Know how to treat heat stress in livestock if preventative actions fail and animals in your herd are suffering.

In our two last blog posts, we shared information on preventing cattle heat stress and how to spot the symptoms of heat stress, because heat stress in livestock can have a negative impact on animal health and productivity, which affects your operation’s bottom line. Florida’s summer combination of heat and humidity makes heat stress a possibility just about every day.  Know what to do if you have an animal experiencing heat stress from Agriculture Victoria, a government site from Australian, another locale that sees high temperatures often. See the information below.

Treatment Options for Heat Stress in Livestock

Treating heat stress in livestock or other animals on the farm is pretty similar to treating heat stress in humans. The Agriculture Victoria website advises:

  • “Move them to the shade immediately, preferably somewhere with a breeze. If animals are too stressed to move, pick them up and move them or provide shade where they are.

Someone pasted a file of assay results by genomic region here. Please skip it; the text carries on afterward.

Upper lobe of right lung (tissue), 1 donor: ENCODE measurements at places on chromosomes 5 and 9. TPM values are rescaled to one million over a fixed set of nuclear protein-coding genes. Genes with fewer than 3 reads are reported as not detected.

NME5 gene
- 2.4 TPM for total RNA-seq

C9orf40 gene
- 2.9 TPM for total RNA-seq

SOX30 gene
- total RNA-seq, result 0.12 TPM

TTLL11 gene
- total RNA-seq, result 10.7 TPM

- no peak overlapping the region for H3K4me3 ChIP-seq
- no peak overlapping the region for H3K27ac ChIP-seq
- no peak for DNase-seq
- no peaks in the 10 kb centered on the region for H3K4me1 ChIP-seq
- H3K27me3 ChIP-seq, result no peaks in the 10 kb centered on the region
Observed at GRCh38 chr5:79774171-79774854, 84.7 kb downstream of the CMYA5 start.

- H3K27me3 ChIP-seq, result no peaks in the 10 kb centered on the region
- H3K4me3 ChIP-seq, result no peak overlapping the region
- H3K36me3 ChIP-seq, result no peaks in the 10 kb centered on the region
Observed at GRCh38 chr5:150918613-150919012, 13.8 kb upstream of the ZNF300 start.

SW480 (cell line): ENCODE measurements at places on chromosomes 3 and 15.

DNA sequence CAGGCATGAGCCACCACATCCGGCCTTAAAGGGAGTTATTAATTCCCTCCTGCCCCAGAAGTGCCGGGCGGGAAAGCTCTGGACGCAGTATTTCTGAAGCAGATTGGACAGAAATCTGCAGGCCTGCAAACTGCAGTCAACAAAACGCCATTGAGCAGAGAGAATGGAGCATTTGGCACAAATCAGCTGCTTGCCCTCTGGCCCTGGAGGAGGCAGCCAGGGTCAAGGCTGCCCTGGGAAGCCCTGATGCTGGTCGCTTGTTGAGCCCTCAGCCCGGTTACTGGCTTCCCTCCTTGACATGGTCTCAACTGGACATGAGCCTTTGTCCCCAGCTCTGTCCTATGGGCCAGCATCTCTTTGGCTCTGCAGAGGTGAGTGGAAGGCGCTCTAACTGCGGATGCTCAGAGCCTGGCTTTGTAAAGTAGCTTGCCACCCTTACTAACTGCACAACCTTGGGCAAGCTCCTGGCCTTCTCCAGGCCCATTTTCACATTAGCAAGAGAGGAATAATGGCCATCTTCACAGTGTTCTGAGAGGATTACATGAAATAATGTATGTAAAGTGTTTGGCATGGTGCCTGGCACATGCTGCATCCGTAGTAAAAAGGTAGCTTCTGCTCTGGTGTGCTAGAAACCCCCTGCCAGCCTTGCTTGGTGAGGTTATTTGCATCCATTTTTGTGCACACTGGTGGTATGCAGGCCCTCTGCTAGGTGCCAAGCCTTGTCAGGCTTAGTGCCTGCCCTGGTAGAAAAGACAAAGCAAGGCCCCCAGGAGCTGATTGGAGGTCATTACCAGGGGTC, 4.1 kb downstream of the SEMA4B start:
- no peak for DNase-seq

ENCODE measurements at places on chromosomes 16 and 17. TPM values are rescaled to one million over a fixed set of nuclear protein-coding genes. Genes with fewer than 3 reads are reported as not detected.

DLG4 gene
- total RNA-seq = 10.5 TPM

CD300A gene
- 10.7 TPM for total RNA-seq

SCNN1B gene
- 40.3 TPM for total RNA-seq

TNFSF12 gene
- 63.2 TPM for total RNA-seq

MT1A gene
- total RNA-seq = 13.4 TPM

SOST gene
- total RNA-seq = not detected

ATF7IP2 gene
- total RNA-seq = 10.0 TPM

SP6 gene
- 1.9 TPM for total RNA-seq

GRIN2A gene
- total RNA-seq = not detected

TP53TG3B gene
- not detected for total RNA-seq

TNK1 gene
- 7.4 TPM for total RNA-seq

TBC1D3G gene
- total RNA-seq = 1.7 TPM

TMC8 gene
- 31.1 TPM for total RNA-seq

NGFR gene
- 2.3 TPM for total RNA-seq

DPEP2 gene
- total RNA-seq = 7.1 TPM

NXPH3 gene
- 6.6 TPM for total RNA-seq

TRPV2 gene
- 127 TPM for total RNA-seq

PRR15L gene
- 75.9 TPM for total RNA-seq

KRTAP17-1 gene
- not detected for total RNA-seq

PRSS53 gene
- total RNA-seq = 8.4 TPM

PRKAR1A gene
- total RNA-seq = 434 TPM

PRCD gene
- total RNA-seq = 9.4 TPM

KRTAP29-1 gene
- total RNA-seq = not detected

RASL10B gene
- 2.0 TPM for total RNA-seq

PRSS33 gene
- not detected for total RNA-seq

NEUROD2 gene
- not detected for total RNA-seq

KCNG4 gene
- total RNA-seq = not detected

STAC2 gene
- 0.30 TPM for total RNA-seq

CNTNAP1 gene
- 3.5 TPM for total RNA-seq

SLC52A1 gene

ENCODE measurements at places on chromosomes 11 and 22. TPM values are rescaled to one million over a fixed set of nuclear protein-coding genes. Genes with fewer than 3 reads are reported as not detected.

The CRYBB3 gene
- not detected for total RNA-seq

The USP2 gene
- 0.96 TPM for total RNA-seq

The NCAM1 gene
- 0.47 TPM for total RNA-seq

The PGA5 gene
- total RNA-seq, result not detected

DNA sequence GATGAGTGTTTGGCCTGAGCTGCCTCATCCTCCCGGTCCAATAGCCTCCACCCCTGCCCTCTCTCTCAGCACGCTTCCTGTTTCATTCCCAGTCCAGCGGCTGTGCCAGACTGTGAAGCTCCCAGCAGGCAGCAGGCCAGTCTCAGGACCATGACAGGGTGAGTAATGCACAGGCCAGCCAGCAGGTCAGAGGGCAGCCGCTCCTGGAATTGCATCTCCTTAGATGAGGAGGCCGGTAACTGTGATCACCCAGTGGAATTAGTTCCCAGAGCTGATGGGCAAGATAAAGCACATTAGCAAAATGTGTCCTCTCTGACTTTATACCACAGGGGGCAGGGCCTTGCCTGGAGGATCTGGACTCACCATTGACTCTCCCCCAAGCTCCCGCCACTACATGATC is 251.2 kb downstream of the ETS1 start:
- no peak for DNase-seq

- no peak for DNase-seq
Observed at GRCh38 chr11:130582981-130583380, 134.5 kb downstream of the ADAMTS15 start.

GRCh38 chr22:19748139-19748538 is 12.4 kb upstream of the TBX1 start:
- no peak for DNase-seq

• Offer plenty of cool clean water but encourage them to drink small amounts often. Spray them with cool water, especially on the legs and feet, or stand them in water. Use sprinklers or hoses for cattle, pigs and horses. Lay wet towels over them. Dogs and cats can be placed in buckets/troughs of cool water. Poultry should not be wet down unless there is a breeze to aid the cooling process.
  • Increase air movement around them. This can be done with fans, ventilation, or wind movement.
  • Decrease stocking rates to allow animals room to lie down.
  • If the animal shows no sign of improvement contact your local vet for assistance.”

Griffin Fertilizer is committed to helping both growers and ranchers make sound agronomic and economic decisions in order to maximize the health of their grove and pasture. As a full-service custom dry & liquid fertilizer blender and crop protection product distributor, we will continue our mission to further advance Florida agriculture. For questions -or concerns about your farm or pasture, contact us and one of our team will be in touch.